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EMDR for PTSD

Written by Onaolapo Adeyemi. Posted in EMDR, ptsd

Practice guidelines have identified the treatments that have the most evidence for treating PTSD. The best treatments include different talk therapies (or psychotherapy) and medications. Eye Movement Desensitization and Reprocessing (EMDR) is one of these treatments.

What Type of Treatment Is This?

EMDR is a psychotherapy for PTSD. EMDR can help you process upsetting memories, thoughts, and feelings related to the trauma. By processing these experiences, you can get relief from PTSD symptoms.

How Does EMDR Work for PTSD?

 

 

 

After trauma, people with PTSD often have trouble making sense of what happened to them. EMDR helps you process the trauma, which can allow you to start to heal. In EMDR, you will pay attention to a back-and-forth movement or sound while you think about the upsetting memory long enough for it to become less distressing. Although EMDR is an effective treatment for PTSD, there is disagreement about it works. Some research shows that the back and forth movement is an important part of treatment, but other research shows the opposite.

What Will I Do?

During the first stage, you will learn about physical and emotional reactions to trauma. You and your provider will discuss how ready you are to focus on your trauma memories in therapy. To prepare, you will learn some new coping skills. Next, you will identify the “target”, or the upsetting memory you want to focus on–including any negative thoughts, feelings and bodily sensations related to the memory.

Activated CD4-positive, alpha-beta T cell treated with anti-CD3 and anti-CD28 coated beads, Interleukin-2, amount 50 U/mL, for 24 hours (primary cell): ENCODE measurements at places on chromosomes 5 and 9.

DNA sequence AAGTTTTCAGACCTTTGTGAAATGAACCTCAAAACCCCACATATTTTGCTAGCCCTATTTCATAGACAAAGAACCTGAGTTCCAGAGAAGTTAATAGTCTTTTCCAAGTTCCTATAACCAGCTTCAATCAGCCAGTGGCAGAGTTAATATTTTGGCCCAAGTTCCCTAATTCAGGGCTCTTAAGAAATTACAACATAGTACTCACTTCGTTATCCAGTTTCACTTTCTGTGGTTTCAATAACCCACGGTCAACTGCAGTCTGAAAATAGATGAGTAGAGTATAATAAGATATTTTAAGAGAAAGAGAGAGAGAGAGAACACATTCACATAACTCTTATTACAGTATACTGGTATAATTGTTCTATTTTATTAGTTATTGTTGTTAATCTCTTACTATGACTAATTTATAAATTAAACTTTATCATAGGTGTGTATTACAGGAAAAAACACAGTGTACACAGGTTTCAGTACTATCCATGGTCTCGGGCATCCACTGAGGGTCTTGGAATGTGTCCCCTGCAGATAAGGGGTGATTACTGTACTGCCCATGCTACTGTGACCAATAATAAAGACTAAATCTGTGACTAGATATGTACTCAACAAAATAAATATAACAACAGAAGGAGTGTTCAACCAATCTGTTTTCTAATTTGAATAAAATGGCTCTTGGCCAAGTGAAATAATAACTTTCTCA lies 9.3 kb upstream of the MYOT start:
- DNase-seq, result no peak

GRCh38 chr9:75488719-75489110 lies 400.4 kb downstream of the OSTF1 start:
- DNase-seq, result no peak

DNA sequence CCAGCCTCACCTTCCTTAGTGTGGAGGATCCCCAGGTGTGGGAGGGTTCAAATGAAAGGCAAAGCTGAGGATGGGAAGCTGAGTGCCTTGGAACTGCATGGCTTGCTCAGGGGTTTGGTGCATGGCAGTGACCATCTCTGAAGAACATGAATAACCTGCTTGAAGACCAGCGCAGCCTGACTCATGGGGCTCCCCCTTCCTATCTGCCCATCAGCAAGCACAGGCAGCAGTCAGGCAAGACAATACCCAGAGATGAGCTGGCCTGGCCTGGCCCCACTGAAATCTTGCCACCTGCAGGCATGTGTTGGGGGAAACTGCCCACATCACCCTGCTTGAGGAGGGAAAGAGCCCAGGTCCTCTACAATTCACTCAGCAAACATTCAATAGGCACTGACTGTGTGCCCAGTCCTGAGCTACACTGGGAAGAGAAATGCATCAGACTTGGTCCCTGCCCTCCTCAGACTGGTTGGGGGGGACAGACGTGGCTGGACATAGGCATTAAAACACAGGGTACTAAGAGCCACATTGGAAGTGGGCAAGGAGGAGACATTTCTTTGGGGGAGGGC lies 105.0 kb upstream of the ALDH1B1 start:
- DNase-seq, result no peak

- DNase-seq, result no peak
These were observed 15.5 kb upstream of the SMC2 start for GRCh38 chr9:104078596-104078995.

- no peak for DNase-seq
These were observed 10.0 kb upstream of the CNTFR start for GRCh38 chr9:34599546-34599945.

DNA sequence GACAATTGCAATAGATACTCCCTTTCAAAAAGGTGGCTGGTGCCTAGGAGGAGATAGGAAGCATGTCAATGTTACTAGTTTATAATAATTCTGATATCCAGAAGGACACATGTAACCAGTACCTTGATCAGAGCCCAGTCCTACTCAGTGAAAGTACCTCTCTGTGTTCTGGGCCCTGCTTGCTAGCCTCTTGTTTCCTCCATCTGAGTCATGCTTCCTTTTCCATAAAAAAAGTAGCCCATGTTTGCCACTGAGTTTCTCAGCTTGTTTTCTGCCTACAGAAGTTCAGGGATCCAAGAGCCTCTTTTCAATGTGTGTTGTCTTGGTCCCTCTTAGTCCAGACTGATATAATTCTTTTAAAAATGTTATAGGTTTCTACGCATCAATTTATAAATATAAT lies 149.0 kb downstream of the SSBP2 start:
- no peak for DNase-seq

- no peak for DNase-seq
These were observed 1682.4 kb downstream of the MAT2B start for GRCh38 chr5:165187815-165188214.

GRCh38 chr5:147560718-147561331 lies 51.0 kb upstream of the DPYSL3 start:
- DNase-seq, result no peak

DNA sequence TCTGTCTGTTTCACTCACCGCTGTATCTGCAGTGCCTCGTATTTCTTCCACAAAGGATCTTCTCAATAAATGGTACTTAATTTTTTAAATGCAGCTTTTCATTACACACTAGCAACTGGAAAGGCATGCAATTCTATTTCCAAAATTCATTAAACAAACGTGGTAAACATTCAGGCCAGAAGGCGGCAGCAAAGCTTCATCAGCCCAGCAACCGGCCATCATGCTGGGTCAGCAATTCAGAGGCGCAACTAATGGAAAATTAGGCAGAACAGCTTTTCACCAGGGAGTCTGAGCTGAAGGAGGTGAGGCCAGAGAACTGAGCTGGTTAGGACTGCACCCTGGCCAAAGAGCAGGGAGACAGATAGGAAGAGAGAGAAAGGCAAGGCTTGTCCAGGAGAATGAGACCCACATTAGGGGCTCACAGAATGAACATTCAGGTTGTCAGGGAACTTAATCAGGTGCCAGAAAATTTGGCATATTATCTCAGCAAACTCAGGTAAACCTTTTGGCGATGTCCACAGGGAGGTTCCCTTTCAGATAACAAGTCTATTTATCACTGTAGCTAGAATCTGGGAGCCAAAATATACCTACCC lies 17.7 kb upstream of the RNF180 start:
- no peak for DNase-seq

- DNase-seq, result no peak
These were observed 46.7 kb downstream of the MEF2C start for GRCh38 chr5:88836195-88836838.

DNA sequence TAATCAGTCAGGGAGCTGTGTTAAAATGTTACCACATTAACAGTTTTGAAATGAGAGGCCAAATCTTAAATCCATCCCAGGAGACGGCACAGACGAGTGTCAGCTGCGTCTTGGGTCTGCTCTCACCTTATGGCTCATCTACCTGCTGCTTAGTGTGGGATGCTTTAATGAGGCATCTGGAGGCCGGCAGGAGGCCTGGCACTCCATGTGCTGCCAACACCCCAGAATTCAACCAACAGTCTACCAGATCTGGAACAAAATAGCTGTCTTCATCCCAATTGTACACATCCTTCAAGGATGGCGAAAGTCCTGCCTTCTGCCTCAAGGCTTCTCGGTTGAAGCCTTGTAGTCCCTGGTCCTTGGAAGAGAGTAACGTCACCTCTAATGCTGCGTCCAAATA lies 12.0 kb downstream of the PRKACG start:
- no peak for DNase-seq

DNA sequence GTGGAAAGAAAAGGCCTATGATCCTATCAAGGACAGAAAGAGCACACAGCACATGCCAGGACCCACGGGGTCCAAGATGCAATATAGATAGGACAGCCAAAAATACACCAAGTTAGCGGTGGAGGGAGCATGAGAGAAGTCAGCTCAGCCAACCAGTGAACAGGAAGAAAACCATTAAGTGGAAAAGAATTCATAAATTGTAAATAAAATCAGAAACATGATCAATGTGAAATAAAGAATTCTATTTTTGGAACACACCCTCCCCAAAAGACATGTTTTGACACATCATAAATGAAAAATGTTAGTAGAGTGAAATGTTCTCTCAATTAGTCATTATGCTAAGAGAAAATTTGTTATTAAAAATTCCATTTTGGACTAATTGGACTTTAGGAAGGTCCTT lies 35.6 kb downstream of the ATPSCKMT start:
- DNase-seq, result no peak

You will hold the memory in your mind while also paying attention to a back-and-forth movement or sound (like your provider’s moving finger, a flashing light, or a tone that beeps in one ear at a time) until your distress goes down. This will last for about 30 seconds at a time, and then you will talk about what the exercise was like for you. Eventually, you will focus on a positive belief and sensation while you hold the memory in your mind. Towards the end of treatment, your provider will re-assess your symptoms to see if you need to process other targets.







What Are the Risks?

You may feel uncomfortable when focusing on trauma-related memories or beliefs. These feelings are usually brief and people tend to feel better as they keep doing EMDR. Most people who complete EMDR find that the benefits outweigh any initial discomfort.

Group or Individual?

EMDR is an individual therapy. You will meet one-to-one with your provider for each session.